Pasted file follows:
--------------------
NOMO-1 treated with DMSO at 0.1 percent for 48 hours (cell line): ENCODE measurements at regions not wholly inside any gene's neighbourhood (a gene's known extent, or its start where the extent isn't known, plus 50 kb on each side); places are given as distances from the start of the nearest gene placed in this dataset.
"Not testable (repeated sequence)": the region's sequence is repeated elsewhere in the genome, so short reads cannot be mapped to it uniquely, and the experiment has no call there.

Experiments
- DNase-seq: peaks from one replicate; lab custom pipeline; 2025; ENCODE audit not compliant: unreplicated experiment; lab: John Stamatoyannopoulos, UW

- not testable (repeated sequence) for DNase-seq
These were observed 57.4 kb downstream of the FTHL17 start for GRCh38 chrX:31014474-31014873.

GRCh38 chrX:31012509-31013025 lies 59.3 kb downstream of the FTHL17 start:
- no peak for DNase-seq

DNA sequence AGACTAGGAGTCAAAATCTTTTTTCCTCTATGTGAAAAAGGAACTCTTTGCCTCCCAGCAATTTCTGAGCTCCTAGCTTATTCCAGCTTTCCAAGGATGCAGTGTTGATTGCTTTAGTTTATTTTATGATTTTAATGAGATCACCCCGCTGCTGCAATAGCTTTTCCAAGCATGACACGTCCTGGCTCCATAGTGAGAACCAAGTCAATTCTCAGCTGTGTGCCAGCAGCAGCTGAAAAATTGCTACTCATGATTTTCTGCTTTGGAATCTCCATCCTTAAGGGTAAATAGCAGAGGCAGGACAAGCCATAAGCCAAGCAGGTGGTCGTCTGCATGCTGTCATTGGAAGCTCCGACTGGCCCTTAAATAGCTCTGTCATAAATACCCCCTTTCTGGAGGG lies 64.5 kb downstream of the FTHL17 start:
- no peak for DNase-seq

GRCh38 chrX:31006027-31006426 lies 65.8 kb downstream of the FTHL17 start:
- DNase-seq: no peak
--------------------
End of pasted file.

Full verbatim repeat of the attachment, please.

NOMO-1 treated with DMSO at 0.1 percent for 48 hours (cell line): ENCODE measurements at regions not wholly inside any gene's neighbourhood (a gene's known extent, or its start where the extent isn't known, plus 50 kb on each side); places are given as distances from the start of the nearest gene placed in this dataset.
"Not testable (repeated sequence)": the region's sequence is repeated elsewhere in the genome, so short reads cannot be mapped to it uniquely, and the experiment has no call there.

Experiments
- DNase-seq: peaks from one replicate; lab custom pipeline; 2025; ENCODE audit not compliant: unreplicated experiment; lab: John Stamatoyannopoulos, UW

- not testable (repeated sequence) for DNase-seq
These were observed 57.4 kb downstream of the FTHL17 start for GRCh38 chrX:31014474-31014873.

GRCh38 chrX:31012509-31013025 lies 59.3 kb downstream of the FTHL17 start:
- no peak for DNase-seq

DNA sequence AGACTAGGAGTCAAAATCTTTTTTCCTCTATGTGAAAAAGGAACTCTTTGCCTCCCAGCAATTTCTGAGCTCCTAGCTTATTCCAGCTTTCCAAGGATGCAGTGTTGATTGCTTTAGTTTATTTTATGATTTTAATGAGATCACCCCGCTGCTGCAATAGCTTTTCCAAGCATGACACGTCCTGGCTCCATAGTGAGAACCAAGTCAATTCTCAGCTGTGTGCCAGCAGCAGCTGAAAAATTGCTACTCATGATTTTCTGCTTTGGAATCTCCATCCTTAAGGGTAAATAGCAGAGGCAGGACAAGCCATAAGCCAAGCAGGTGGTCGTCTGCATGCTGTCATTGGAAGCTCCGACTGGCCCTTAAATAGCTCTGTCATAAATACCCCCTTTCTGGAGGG lies 64.5 kb downstream of the FTHL17 start:
- no peak for DNase-seq

GRCh38 chrX:31006027-31006426 lies 65.8 kb downstream of the FTHL17 start:
- DNase-seq: no peak